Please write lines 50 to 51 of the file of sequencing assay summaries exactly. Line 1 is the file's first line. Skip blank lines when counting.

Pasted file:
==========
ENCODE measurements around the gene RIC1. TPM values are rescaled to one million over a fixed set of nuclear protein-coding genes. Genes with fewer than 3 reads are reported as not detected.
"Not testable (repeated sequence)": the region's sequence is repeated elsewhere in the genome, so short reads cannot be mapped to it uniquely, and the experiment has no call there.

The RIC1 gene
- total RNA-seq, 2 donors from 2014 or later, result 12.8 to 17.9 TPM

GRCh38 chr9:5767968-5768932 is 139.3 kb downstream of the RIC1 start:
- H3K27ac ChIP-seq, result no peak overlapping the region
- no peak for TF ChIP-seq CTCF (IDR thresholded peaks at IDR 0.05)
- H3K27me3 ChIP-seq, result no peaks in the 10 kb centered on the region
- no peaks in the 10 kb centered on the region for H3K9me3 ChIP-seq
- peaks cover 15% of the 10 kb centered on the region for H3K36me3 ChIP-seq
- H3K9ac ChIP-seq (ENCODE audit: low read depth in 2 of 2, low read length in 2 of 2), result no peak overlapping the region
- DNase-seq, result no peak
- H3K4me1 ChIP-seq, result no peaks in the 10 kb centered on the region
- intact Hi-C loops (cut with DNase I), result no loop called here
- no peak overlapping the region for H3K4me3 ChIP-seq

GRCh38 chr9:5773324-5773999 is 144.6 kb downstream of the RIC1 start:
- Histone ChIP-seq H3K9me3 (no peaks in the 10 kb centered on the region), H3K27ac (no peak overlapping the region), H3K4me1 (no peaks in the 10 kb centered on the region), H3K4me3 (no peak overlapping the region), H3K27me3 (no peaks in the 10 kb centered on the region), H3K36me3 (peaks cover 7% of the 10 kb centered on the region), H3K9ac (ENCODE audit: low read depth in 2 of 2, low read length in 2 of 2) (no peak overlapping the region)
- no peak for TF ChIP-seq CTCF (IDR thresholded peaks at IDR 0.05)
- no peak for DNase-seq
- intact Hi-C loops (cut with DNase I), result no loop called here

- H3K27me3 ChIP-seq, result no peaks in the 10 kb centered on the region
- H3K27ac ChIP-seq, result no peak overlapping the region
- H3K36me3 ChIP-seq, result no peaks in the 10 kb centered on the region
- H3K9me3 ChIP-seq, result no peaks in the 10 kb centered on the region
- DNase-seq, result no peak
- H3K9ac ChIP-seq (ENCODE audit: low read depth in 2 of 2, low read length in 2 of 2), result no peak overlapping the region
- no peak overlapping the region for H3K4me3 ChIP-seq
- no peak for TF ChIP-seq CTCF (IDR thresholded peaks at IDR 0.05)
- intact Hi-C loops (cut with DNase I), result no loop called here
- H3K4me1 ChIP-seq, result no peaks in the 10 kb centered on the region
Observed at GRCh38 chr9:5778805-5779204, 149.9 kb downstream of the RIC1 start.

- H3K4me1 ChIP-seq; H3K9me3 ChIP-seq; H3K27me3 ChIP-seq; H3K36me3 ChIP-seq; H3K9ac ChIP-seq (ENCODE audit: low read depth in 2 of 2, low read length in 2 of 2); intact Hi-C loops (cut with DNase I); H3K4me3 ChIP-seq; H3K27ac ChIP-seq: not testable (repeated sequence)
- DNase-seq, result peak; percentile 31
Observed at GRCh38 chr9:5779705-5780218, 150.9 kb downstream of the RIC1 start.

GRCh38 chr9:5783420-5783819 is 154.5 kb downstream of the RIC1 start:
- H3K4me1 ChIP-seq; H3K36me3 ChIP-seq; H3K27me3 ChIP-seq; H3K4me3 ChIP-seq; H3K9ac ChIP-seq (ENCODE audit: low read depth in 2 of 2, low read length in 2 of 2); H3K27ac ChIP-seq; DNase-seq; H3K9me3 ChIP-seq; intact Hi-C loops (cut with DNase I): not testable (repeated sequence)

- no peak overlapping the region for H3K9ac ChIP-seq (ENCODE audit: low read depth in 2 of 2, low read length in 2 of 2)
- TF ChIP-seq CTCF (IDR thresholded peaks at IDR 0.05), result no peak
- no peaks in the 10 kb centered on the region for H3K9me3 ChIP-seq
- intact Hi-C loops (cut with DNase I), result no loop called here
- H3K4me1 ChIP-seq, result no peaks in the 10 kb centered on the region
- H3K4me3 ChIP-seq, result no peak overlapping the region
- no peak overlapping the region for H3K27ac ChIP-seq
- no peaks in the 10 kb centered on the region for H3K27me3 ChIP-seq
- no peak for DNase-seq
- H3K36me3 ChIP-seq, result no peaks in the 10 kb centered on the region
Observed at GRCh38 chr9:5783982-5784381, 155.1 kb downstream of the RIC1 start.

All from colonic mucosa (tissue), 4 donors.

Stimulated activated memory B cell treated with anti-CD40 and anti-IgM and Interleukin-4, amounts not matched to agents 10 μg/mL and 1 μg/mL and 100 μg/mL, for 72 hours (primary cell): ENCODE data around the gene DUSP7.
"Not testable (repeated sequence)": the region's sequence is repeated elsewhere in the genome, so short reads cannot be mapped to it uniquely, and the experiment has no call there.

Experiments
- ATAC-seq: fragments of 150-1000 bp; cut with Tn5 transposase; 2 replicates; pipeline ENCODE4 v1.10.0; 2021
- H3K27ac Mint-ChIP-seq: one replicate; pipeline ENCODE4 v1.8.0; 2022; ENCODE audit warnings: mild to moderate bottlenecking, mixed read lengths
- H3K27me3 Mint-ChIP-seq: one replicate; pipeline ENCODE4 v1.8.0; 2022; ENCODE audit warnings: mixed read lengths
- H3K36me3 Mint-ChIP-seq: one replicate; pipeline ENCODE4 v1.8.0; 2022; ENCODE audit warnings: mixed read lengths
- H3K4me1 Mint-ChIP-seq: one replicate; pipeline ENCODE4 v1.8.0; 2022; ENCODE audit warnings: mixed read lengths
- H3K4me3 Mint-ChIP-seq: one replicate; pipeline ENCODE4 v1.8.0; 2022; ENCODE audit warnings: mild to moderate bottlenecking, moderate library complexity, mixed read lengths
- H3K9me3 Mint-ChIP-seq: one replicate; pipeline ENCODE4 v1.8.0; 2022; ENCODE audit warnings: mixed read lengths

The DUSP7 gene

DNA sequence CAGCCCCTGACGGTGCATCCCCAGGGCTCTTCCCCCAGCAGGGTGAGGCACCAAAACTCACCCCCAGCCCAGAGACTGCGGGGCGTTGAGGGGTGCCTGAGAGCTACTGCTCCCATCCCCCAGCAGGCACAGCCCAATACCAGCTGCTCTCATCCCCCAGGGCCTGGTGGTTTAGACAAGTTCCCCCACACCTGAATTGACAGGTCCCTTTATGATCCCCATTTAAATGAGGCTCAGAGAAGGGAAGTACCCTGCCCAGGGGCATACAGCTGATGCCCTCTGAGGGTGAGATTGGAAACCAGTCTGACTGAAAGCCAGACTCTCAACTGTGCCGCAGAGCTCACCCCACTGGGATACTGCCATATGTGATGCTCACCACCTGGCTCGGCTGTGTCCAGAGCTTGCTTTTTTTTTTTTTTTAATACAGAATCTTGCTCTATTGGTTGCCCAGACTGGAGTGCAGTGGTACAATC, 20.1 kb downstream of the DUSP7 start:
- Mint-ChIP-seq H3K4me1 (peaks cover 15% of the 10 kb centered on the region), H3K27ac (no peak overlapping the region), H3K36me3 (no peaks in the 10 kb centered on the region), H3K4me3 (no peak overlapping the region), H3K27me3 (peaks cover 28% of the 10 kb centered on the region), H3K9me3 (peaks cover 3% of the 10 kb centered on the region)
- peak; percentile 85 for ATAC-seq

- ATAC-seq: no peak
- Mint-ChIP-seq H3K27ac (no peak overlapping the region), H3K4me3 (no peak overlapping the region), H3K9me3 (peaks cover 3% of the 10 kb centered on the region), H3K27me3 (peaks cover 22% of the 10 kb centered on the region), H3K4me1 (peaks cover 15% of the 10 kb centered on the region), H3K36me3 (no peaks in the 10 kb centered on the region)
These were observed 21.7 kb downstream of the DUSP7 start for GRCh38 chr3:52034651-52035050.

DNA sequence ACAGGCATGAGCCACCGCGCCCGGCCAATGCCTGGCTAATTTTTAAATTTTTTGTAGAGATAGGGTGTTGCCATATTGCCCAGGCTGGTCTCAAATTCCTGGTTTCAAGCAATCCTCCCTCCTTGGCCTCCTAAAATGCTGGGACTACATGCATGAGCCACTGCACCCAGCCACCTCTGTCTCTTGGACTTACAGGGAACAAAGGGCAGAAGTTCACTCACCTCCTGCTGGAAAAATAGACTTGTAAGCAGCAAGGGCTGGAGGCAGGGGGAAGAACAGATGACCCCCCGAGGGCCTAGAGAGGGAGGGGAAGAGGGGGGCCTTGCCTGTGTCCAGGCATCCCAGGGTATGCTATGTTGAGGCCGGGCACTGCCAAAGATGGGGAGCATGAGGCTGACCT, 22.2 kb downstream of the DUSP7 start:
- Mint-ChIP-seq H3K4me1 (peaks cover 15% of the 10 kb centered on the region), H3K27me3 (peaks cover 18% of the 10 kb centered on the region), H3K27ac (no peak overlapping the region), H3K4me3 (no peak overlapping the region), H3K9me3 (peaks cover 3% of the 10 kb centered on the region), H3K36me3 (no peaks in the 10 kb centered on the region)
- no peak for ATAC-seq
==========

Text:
"Not testable (repeated sequence)": the region's sequence is repeated elsewhere in the genome, so short reads cannot be mapped to it uniquely, and the experiment has no call there.

Experiments